Rowland might as well be anybody too. It is useless for Spark to tell us that, for Rowland, Chris is ‘no longer a boy-student, he was now a meaning, an explanation in himself’ or to have Rowland say to his wife, ‘I was thinking of my father, thinking a lot about him. His death took Chris completely off my mind. But now, I can hardly wait till I get back into my brooding environment, if you know what I mean.’ His envy is mechanical. His obsession, though loud, is unconvincing. He himself is little more than a mouthpiece for a leftover idea about a violent but in this case not particularly interesting theme.

The school itself is an easy target for crude satire. Admitting any student whose parents are rich enough to pay the fees and perpetually moving to keep ahead of its creditors, it offers Rowland’s courses in creative writing and Nina’s in deportment, or comme il faut. The pupils take lessons in how, if you find yourself being chased by an elephant, you should ‘stand still and wave a white handkerchief’ (‘this confuses the elephant’s legs’) and how to eat a plover’s egg (‘I read about this in a manners’ book, perhaps it was a joke’). All this, Nina tells her admiring students, she teaches because ‘your jumped-up parents (may God preserve their bank accounts) will want to see something for their money.’ The pupils are unoffended; in any case, they have a lot to keep them occupied. They spend their time commenting on Rowland’s obsession and Nina’s affair with a neighbour, planning cruises, getting pregnant by the gardener, discussing their parents’ shady dealings, learning to cast off ‘the grammatical function’, and using a ‘slick and self-confident’ carelessness about facts to launch their careers. They parade one by one down a runway, dressed up in seven pages’ worth of shell-pink taffeta, black satin, golden antique Cambodian scarves (plus the ‘cream tropical suit with silk scarf of dark blue and white spots’ worn by the gardener) for a fashion show. This ought to make them colourful, and it does make for relief from the dull, crude melodrama of Rowland (‘I want my obsession’). But perhaps the colour is of the wrong kind; the pupils remain so nearly indistinct that, 119 pages in, Spark resorts to emergency measures, handing their characterisation over to gossiping servants: ‘Lionel, he’s serious, Leg’s fun, Tilly’s rather a bitch but, well, she’s Tilly. Lisa, Joan, Mary, especially Mary, who adores Rowland – they’re charming. And Opal’s going to be a woman priest, how long will that last?’

Like so much else in The Finishing School, the remark is a placeholder. So are the characters. So is the satire; so are the jokes and the enigmas. So, indeed, is the novel itself, which reads like its own caret. Such things have been said before about Spark’s novels, and said as often in admiration as in complaint: if something is missing or broken, Spark has taken it away or broken it on purpose. Spark’s novels have often provoked outrage before admiration. So it may turn out to be in this case; the impression of failure may not be the final one.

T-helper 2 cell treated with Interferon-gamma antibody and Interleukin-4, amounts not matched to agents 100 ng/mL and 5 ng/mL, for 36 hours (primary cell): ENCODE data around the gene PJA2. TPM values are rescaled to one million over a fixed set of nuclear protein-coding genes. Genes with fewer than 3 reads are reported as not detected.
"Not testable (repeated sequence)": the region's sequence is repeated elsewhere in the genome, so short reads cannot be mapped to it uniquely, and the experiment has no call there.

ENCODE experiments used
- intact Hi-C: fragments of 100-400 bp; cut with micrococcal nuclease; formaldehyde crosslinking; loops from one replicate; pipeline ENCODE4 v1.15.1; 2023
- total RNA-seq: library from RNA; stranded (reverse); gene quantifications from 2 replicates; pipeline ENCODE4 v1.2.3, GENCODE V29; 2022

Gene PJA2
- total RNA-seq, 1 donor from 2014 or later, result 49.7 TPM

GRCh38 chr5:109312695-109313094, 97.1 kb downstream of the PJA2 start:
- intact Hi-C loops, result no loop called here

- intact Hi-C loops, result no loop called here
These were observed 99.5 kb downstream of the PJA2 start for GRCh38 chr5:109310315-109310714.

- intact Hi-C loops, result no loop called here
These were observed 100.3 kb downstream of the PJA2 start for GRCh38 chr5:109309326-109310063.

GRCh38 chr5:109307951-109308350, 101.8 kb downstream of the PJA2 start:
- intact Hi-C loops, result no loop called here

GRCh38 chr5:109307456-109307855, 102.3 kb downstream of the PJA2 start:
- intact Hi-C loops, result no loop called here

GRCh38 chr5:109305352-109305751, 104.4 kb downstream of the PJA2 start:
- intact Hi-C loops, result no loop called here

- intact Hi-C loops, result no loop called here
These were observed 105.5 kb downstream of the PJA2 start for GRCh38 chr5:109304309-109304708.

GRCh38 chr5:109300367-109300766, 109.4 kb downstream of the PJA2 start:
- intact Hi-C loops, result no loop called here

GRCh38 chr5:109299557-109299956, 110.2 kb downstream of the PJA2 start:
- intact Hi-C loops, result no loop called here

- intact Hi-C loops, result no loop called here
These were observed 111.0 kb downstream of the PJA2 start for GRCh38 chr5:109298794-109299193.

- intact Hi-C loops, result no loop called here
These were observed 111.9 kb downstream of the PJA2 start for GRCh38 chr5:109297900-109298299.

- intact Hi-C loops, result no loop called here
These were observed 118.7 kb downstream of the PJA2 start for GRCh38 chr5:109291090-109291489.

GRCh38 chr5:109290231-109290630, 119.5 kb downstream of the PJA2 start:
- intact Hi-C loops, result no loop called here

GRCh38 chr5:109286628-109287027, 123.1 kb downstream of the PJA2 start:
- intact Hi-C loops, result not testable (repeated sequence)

Nevertheless, it is my impression now. Though Spark may mean us to see through the gaps and seams to the paper behind, though this may be yet another of her attempts to remind us of the fictiveness, the confectedness, of fiction, though all this could be a stunt and the disabling of interest a belated experiment in minimalism, the disappointments of the novel this time are indistinguishable from the defects of composition. The Finishing School reads like an early draft of the kind of novel she once wrote, or perhaps the bored summary of one. The obsessions with envy, with fraudulence, with the relation of fiction to falsehood, with literary treachery, with ways in which writing can be interfered with or turned against the writer, with control and its loss, with obsession itself, all of which once generated her most brilliant fictions, persist as accustomed cynicism, urgent no longer. The scandal of the Casket Letters, an instance of precisely that cluster of enigmatic horrors around which her literary career has long revolved, is mentioned and then disregarded. What may have been meant to be jokes neglect their punchlines. Apathy falls heavily between paragraph and paragraph. Lover is incurious about lover. Loose ends trail off to nothing. As she mocks her characters’ verbal faults and gaucheries Spark commits her own, and not one vital line redeems the waste.

Loss of talent, envy of talent (which may be no more than youth), the degradation of literacy and the substitution of personality for artistry – the targets of Spark’s mockery are dismayingly plain and dismayingly personal. The book is bad. But what is most shocking about The Finishing School is not its crudeness (which is nevertheless astonishing) or its tedium (which is a surprise) or even its apparent contempt for the reader. It is that it gives every sign of knowing just how bad it is, rages against its own badness, hides humiliation behind its own self-evidence. Spark was always brave; she is brave still, perhaps more now than when she had her youth and brilliance to protect her. She has set herself beyond defence; she has made herself her own target. We watch her aim and fire.